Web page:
International Baccalaureate exams are just around the corner. If you’re feeling stressed or nervous – don’t worry, TSR is here to help.
Here is some top advice from students who have already completed the IB. They've shared their most important pieces of wisdom to help you stay calm, be prepared and ace your exams.
Exams are a stressful time for everyone, but the pressure is on for IB students. “We sit all our exams at the end of the two years in a very short space of time,” explains ILovePancakes. That means it’s extra important that you look after yourself.
“Let yourself sleep,” says mnina19. “IB students have SO many exams packed into a short space of time, and all of us found we had at least one exam that we were just completely burned out for. So it's really important to let yourself get a good night's sleep.”
Don’t stress yourself out by cramming immediately before exams, warns skye25. “I'd recommend not to study right before the exam starts. Half an hour (or one whole hour even) before the exam begins, just close all books, prepare all exam equipment, turn off your phone, check your calculator, chat to friends (unless they begin to ask you to help them solve a question, in that case RUN AWAY)”
"Don't freak out!" says constanzev. "Stay calm and do your best. Even if you have a bad day or you can't remember something, it's not the end of the world.”
“Solve at least three years' worth of past papers, especially science and maths, where all the answers are on the mark scheme,” says dhk628. He isn’t alone. “I did basically all past papers I could get my hands on!” says j132. “Past papers are really helpful because you'll probably notice a familiar pattern of questions that usually come up.”
Past papers also get you familiar with the exam structure. You could try giving yourself mock exams at home so you won't find any surprises on the day. "Try to predict possible questions and answer them yourself. As exams approach, the most efficient method to raise your score is to practise," says dhk628.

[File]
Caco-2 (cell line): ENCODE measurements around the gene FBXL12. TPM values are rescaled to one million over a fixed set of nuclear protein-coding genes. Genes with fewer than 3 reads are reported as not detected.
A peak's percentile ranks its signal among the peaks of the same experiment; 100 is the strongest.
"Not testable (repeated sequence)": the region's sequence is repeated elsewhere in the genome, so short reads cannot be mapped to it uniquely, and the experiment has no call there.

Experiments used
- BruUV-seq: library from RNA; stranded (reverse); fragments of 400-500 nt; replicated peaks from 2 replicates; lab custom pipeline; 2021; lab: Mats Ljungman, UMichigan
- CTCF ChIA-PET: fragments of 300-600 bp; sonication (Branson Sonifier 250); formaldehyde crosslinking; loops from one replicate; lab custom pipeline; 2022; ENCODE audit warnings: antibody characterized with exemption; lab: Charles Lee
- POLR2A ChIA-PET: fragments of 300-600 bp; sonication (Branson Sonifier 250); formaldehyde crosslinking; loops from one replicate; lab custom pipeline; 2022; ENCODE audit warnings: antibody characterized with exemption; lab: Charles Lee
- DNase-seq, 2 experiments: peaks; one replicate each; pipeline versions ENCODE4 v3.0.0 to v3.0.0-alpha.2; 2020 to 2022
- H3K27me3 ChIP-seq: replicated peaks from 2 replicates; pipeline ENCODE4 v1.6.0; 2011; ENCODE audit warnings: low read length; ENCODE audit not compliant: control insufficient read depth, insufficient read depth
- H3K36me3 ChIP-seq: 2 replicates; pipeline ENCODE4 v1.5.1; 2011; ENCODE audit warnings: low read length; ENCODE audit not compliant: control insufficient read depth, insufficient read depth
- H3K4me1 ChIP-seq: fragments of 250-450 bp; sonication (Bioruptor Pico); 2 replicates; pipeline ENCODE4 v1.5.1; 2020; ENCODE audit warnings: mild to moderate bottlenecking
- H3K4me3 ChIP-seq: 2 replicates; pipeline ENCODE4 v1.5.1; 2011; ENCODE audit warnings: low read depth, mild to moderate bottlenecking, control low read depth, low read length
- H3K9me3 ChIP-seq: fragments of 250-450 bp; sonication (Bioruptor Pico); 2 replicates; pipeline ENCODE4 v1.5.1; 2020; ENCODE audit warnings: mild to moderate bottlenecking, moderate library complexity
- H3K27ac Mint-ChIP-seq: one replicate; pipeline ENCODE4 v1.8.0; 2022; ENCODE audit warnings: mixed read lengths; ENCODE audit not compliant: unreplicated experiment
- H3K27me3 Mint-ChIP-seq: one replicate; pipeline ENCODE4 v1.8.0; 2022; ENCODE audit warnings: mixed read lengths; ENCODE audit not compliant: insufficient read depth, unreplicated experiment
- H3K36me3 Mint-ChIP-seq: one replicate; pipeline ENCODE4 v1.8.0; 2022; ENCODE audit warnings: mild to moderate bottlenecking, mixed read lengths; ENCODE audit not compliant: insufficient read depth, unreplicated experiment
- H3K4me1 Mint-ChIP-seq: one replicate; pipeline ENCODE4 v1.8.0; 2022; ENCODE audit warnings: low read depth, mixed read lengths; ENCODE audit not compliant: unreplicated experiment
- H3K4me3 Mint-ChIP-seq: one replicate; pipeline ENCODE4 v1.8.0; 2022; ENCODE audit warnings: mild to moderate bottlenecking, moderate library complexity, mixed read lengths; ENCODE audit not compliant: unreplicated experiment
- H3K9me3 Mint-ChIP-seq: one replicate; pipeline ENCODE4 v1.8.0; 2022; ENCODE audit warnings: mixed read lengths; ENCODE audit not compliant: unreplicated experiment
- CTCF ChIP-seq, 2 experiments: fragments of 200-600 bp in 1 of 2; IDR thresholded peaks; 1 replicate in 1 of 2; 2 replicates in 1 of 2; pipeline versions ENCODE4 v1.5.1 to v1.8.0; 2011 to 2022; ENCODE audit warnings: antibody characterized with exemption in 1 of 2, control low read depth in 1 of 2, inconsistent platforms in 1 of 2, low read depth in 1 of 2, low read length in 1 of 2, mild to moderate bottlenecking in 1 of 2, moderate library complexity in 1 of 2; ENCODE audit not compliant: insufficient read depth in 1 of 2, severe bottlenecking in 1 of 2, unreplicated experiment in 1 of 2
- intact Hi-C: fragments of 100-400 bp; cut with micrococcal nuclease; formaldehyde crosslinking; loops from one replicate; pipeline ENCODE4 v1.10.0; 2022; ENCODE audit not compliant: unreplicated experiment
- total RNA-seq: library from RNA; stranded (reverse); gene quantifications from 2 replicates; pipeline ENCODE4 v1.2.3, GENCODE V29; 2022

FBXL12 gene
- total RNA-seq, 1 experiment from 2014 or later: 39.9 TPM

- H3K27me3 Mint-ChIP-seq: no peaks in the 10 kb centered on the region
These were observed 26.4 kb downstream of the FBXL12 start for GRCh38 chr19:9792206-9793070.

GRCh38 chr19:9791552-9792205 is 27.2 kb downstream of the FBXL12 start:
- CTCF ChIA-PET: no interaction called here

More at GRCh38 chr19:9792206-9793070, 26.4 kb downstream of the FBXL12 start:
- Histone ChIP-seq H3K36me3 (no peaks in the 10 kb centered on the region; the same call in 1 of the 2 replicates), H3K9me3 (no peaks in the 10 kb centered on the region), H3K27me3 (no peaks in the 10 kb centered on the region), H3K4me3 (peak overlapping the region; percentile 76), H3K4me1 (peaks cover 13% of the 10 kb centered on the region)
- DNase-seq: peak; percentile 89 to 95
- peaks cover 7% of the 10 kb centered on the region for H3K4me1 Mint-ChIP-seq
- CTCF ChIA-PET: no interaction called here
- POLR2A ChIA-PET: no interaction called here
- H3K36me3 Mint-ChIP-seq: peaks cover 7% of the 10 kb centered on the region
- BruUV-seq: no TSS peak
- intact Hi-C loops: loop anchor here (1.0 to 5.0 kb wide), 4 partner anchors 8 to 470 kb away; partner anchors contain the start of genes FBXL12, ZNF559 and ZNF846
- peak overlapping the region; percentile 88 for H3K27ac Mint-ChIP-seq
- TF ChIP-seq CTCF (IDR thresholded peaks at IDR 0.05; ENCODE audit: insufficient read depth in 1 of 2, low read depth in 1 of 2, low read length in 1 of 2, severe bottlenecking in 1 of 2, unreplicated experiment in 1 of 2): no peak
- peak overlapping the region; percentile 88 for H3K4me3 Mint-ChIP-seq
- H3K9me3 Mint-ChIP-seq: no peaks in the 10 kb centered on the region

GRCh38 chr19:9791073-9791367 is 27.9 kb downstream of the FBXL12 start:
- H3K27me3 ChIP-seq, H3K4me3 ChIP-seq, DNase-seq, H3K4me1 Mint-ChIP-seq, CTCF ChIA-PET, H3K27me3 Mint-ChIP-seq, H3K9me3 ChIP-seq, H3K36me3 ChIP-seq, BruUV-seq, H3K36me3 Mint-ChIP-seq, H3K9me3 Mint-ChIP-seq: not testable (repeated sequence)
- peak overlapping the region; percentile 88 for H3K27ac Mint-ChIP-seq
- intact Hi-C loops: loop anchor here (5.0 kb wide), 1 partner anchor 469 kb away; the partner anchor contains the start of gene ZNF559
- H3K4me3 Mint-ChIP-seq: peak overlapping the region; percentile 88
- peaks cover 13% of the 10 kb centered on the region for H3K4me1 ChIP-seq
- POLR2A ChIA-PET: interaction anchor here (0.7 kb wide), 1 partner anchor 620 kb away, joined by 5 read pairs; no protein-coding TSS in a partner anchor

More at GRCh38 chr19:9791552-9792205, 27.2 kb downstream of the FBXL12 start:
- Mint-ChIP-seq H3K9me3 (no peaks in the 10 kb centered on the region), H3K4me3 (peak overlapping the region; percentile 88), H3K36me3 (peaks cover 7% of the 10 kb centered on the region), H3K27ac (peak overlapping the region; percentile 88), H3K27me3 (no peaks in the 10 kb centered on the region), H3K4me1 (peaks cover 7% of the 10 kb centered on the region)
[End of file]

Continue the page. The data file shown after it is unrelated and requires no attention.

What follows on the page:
Understand the topic
“The IB doesn't test you on content as much as it does on your understanding. You don't need to know absolutely everything, but you need to know how to answer the exam questions,” says ILove Pancakes. So, how can you make sure you’ve really got your head around the content?
“For subjects that require essays, such as English, try to have a map in your head. What I mean by a map is visualizing how the various topics you know connect with one another,” recommends dhk628. By making a map in your mind you'll have all the information you need for a great answer and your fingertips.
Make sure you’re prioritising your subjects when you revise. “For each subject, go through a list of all of the topics and pinpoint the ones you are weakest at. Start these topics first!” says mieztro's girlfriend, a top-grade IB student who has written advice for her school magazine.
"Don't fall into the trap of not revising a subject because 'it's easy'," warns Alunzar. "Set yourself an aim based on what you think you know or don't know and work towards that aim."
“Don't do everything at once,” advises Radziok. “Mix subjects together, because if you're planning on spending the whole day on one topic you're going to have problems with staying focused after the first two hours.”
Always take regular breaks during long revision sessions, drink plenty of water and make sure you're well rested. There's no point in burning out revising in the run up to exams.
Get peer support
Feeling worried? Nervous? Excited? Everyone needs to let it all out sometimes. TSR has a great community of other IB students who you can talk to. “You can get in touch with other people graduating IB this year so you can discuss revision and help each other with subjects,” says Kangie. This is a great way to get peer support during the exam season and talk about things only other IB students will understand.
Mieztro's girlfriend explains that the power of group study shouldn't be underestimated. "For my English HL exam, we had a lot of ground to cover and it really helped to get into a study group as tackle it together," she explains.
The IB forum has lots of subject-specific threads where you can share knowledge and pick each other's brains.
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